Poll: Sanders more electable than Hillary against top Republicans
© Greg Nash

Sen. Bernie SandersBernard (Bernie) SandersSchumer: Franken should resign Franken resignation could upend Minnesota races Avalanche of Democratic senators say Franken should resign MORE (I-Vt.) is more electable than Democratic presidential rival Hillary ClintonHillary Diane Rodham ClintonGrassley blasts Democrats over unwillingness to probe Clinton GOP lawmakers cite new allegations of political bias in FBI Top intel Dem: Trump Jr. refused to answer questions about Trump Tower discussions with father MORE against several top Republican candidates, according to the new national Quinnipiac University Poll.

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Sanders leads Sen. Ted CruzRafael (Ted) Edward CruzDebbie Wasserman Schultz marks 10 years as breast cancer survivor Foreign agent registration is no magical shield against Russian propaganda Let Trump be Trump and he'll sail through 2020 MORE (R-Texas) by 10 points, businessman Donald TrumpDonald John TrumpHouse Democrat slams Donald Trump Jr. for ‘serious case of amnesia’ after testimony Skier Lindsey Vonn: I don’t want to represent Trump at Olympics Poll: 4 in 10 Republicans think senior Trump advisers had improper dealings with Russia MORE by 8 points, retired neurosurgeon Ben Carson by 6 points and Sen. Marco RubioMarco Antonio RubioRyan pledges 'entitlement reform' in 2018 Richard Gere welcomes lawmakers' words of support for Tibet Dem lawmaker gives McConnell's tax reform op-ed a failing grade MORE (R-Fla.) by 1 point in the poll.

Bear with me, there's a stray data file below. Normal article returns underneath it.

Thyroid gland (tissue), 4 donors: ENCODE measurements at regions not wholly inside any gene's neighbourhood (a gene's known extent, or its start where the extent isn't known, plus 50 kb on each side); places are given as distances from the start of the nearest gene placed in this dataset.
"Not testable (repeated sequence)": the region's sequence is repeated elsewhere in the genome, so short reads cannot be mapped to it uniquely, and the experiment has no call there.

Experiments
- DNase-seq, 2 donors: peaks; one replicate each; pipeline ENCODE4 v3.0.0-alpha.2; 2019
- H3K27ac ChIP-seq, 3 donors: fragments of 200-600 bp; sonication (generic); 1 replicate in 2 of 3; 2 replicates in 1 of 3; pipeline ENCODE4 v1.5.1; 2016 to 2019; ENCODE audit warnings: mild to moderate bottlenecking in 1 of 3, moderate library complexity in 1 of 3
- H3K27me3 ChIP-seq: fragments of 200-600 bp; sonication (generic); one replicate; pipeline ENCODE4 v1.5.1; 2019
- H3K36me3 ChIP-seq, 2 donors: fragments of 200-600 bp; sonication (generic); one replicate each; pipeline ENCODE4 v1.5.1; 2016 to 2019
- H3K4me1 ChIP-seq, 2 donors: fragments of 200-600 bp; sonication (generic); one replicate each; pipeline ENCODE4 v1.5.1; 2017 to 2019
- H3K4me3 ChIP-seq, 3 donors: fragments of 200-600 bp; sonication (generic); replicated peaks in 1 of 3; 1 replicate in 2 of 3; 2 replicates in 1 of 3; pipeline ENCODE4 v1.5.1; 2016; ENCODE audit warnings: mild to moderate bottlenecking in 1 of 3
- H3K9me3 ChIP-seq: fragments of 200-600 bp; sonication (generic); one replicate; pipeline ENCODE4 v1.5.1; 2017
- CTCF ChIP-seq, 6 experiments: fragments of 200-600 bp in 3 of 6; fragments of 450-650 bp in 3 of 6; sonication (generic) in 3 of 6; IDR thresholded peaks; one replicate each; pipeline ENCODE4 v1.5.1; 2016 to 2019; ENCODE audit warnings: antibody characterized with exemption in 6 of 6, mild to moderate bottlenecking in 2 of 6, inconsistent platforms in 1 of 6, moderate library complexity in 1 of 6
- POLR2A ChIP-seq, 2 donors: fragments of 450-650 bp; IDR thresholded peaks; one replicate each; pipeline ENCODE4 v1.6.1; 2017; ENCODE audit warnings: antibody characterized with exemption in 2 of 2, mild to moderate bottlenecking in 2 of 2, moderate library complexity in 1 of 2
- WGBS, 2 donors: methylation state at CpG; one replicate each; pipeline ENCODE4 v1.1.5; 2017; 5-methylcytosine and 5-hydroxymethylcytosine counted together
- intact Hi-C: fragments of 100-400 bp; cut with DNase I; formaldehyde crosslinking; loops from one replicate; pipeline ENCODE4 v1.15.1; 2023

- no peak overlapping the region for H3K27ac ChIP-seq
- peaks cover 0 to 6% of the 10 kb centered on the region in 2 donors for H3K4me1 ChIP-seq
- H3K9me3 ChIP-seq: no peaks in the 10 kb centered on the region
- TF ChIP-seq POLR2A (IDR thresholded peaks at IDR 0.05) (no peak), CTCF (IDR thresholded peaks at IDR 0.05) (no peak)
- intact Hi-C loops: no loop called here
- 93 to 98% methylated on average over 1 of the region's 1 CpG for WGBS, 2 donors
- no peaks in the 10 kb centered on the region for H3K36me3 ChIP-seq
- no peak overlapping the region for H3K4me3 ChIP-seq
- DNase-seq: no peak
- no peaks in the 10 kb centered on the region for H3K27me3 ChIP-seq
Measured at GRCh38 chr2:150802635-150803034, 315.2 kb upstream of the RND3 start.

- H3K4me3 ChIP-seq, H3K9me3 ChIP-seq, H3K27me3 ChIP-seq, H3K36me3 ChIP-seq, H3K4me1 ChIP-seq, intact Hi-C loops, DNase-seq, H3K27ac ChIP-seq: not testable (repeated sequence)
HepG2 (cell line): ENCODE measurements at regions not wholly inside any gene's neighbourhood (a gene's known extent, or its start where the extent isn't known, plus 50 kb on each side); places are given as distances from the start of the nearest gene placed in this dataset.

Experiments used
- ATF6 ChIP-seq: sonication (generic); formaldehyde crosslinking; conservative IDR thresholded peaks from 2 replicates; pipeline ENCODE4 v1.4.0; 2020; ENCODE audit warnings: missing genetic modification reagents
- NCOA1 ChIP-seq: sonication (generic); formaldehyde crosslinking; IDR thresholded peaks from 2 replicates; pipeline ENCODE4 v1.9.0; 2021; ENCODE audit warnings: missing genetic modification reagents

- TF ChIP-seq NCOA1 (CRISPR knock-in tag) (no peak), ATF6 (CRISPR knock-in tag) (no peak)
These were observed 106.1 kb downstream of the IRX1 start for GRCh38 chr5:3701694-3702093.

Clinton also leads the top four Republican candidates, but by slightly smaller margins. She leads Cruz by 5 points, Trump by 6 points, Carson by 3 points and Rubio by 1 point in the survey.

Still, Clinton has widened her lead in the Democratic race to 30 points in the poll, taking 60 percent to Sanders's 30 percent. Former Maryland Gov. Martin O'Malley takes 2 percent in the latest poll.

On the Republican side, Trump has widened his lead and is now supported by 27 percent, followed by Rubio at 17 percent and Cruz and Carson tied at 16 percent.

The survey of 1,453 registered voters was conducted Nov. 23 to Nov. 30 via landlines and cellphones with an overall margin of error of 4.1 percentage points.